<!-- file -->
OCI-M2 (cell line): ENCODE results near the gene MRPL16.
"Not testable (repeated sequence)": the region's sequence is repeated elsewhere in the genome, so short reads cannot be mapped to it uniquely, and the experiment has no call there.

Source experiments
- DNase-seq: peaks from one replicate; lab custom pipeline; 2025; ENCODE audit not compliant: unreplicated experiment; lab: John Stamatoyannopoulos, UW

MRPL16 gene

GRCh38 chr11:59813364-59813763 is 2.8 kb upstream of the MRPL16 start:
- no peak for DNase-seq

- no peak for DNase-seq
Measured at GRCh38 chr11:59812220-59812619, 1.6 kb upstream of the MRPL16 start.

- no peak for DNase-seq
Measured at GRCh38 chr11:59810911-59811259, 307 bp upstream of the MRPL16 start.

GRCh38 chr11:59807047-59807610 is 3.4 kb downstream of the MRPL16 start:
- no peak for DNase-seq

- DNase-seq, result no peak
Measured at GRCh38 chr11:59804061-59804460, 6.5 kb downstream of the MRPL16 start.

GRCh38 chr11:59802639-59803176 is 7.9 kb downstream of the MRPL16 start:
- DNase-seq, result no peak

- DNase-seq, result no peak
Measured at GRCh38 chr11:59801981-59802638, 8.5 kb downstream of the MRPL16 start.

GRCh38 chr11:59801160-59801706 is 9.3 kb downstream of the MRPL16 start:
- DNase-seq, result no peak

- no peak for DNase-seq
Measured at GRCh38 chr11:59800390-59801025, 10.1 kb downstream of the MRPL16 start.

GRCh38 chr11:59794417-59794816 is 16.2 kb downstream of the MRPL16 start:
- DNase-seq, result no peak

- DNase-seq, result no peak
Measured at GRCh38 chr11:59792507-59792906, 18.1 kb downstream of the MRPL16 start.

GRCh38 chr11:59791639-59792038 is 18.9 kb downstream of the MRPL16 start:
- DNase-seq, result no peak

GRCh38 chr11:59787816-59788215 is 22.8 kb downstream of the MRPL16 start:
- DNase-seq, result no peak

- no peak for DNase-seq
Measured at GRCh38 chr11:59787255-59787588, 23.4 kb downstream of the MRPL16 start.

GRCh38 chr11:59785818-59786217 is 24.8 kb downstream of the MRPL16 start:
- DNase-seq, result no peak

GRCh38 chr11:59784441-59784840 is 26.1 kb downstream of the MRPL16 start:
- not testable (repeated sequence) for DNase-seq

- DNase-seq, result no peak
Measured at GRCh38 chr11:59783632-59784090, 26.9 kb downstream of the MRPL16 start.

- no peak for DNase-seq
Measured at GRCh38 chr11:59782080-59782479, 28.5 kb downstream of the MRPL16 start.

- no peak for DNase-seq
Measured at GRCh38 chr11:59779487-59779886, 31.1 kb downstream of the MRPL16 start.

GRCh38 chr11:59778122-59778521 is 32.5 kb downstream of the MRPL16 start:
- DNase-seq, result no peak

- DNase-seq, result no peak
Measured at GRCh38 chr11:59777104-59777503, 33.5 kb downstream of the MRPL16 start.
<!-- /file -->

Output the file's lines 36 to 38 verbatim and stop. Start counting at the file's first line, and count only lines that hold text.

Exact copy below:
GRCh38 chr11:59784441-59784840 is 26.1 kb downstream of the MRPL16 start:
- not testable (repeated sequence) for DNase-seq

- DNase-seq, result no peak